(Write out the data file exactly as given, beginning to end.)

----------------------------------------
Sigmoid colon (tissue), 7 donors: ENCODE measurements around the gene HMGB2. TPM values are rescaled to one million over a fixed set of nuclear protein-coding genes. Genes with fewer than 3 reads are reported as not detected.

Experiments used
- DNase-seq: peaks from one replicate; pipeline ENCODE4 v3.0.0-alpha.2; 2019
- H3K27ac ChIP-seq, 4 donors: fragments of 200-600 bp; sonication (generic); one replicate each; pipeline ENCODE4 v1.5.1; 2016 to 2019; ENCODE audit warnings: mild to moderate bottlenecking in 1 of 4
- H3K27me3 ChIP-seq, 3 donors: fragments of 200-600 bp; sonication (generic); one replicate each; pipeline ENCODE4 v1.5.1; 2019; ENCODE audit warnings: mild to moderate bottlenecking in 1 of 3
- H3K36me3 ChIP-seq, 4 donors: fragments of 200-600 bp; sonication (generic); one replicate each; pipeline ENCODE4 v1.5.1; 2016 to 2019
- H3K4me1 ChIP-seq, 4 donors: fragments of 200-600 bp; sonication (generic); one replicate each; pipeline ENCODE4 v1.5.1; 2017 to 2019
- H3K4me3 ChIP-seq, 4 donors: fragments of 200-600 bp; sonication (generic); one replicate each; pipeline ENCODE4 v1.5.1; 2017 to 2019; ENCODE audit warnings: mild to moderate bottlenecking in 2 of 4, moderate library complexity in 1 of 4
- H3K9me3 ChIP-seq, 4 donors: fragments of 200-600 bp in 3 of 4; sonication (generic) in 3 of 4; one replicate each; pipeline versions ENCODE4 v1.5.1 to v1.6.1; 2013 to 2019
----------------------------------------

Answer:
Sigmoid colon (tissue), 7 donors: ENCODE measurements around the gene HMGB2. TPM values are rescaled to one million over a fixed set of nuclear protein-coding genes. Genes with fewer than 3 reads are reported as not detected.

Experiments used
- DNase-seq: peaks from one replicate; pipeline ENCODE4 v3.0.0-alpha.2; 2019
- H3K27ac ChIP-seq, 4 donors: fragments of 200-600 bp; sonication (generic); one replicate each; pipeline ENCODE4 v1.5.1; 2016 to 2019; ENCODE audit warnings: mild to moderate bottlenecking in 1 of 4
- H3K27me3 ChIP-seq, 3 donors: fragments of 200-600 bp; sonication (generic); one replicate each; pipeline ENCODE4 v1.5.1; 2019; ENCODE audit warnings: mild to moderate bottlenecking in 1 of 3
- H3K36me3 ChIP-seq, 4 donors: fragments of 200-600 bp; sonication (generic); one replicate each; pipeline ENCODE4 v1.5.1; 2016 to 2019
- H3K4me1 ChIP-seq, 4 donors: fragments of 200-600 bp; sonication (generic); one replicate each; pipeline ENCODE4 v1.5.1; 2017 to 2019
- H3K4me3 ChIP-seq, 4 donors: fragments of 200-600 bp; sonication (generic); one replicate each; pipeline ENCODE4 v1.5.1; 2017 to 2019; ENCODE audit warnings: mild to moderate bottlenecking in 2 of 4, moderate library complexity in 1 of 4
- H3K9me3 ChIP-seq, 4 donors: fragments of 200-600 bp in 3 of 4; sonication (generic) in 3 of 4; one replicate each; pipeline versions ENCODE4 v1.5.1 to v1.6.1; 2013 to 2019